2017 has not been an easy ride, and most of us are relieved to see the year come to an end, hoping for a more uplifting 2018. Food, as always, has reflected the major tectonic shifts in global culture, economy and politics with all the sensitivity of a barometer. Here are some of the most important pieces of food journalism to come out of 2017.
The Birthplace of Soy Sauce
A window into how one of the world's most beloved condiments is made. Yuasa, Japan is the birthplace of soy sauce as we know it, and this video offers a journey behind the scenes, into how artisanal soy sauce is made.
The Great Nutrient Collapse
Climate change has featured prominently in public discourse over the year, and rightly so. However, less talked about is the impact that raised CO2 levels have on crops. “We are witnessing the greatest injection of carbohydrates into the biosphere in human history―[an] injection that dilutes other nutrients in our food supply”, writes Helena Bottemiller Evich.
A bpb Mom Reviews Mahim’s New South Indian Restaurant, Thangabali
This review of a Kerala restaurant in Mumbai is one of our favourites from the year. It does exactly what a good review should do — teach you something about cuisine while critiquing the restaurant. Bonus points for keeping the reader in splits while doing so.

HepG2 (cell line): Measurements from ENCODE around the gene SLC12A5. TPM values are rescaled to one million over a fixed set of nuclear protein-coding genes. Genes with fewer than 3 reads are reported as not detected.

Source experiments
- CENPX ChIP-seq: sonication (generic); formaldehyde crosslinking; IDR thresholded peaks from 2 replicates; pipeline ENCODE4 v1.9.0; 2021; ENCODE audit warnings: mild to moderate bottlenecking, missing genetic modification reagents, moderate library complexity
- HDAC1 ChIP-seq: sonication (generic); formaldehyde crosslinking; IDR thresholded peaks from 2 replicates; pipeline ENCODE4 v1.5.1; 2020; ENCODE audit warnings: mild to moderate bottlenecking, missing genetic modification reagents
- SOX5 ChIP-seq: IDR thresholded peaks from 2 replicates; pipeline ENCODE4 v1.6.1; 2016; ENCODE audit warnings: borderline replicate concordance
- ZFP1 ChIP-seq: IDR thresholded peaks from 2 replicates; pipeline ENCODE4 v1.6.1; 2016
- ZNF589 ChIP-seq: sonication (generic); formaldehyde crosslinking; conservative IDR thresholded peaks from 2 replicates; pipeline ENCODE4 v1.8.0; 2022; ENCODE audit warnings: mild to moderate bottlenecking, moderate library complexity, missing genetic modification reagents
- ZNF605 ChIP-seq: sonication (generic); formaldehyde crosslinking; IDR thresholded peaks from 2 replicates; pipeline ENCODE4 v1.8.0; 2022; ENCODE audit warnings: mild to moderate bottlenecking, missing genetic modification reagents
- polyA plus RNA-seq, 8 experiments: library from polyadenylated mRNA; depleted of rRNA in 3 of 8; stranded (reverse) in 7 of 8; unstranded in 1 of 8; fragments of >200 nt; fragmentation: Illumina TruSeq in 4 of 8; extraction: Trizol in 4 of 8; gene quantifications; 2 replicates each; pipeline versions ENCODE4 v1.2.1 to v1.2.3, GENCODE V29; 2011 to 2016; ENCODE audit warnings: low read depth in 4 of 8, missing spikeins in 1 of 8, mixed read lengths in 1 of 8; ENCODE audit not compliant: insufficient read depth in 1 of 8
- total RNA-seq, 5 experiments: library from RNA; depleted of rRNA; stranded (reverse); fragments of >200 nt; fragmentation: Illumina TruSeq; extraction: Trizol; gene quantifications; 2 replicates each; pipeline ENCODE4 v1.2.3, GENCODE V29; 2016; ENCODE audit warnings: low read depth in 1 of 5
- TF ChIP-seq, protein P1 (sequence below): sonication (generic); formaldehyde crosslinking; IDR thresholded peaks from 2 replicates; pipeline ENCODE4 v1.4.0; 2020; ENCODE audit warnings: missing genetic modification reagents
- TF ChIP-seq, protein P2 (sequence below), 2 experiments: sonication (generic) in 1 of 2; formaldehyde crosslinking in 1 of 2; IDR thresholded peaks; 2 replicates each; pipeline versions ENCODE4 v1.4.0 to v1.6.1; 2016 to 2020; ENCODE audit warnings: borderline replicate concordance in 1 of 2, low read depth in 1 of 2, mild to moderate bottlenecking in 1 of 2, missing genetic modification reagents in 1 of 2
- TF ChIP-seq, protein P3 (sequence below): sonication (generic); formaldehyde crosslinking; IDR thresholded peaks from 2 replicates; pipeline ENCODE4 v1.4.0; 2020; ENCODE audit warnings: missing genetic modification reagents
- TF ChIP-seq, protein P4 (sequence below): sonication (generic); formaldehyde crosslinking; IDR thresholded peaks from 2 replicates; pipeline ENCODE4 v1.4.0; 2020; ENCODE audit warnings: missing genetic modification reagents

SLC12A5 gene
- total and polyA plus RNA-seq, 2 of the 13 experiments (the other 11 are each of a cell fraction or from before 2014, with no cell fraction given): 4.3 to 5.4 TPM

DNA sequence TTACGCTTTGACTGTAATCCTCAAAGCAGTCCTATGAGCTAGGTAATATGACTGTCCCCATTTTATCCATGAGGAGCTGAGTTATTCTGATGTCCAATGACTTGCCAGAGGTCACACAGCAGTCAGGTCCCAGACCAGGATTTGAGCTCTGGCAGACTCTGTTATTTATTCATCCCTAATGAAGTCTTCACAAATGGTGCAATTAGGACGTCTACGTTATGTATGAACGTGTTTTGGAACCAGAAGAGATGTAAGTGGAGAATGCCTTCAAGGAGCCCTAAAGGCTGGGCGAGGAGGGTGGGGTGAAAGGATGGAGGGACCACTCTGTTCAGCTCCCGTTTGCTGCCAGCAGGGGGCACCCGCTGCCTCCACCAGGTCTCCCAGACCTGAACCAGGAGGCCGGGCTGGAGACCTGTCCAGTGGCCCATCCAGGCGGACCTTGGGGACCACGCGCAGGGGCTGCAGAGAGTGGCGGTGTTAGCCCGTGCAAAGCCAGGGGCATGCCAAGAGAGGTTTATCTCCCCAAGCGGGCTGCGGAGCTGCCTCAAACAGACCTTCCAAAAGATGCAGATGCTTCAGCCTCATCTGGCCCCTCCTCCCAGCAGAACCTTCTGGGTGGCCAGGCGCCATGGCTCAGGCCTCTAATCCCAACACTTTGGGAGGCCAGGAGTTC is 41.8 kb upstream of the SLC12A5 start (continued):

Christ in the Garden of Endless Breadsticks
In an era of restaurant chains, Helen Rosner distils the essence of the popularity of chains into a beautiful piece that captures not just a snapshot of modern food culture, but also of their isolating, strangely dystopian appeal.
1947: A Story of Tricolour ‘Halwas’ and Subversive ‘Mithais’
We often hear people say that food is not political. However, Indian politics in the last few years has shown us otherwise. Lesser known examples of food as a political device are the mithais and halwas we know and love. Pushpesh Pant writes about the subversive history of your favourite Indian sweets.
Why We Fell for Clean Eating
Social media has played a pivotal role in 'clean eating' gaining popularity as a movement in a last five years. However, unlike other food movements and fads, this particular one has only been gaining in strength. Bee Wilson explores the reasons why.
Chuck that Kiwi: Check these Native Fruit Instead
Indigenous produce has had its moment in the sun this year, and Simrit Malhi writes about some of the more esoteric fruits that are native to India (when to look for them, andhow to grow and cook them). This treasure trove of information also comes with flavour notes for whipping up your own masterpiece in the kitchen.
Pakistan's Martha Stewart
As more women step into the public sphere, we are seeing more in-depth, nuanced reportage on women as well. This piece by Saba Imtiaz on Pakistan’s Martha Stewart, Zubaida Tariq, hits all the right notes.
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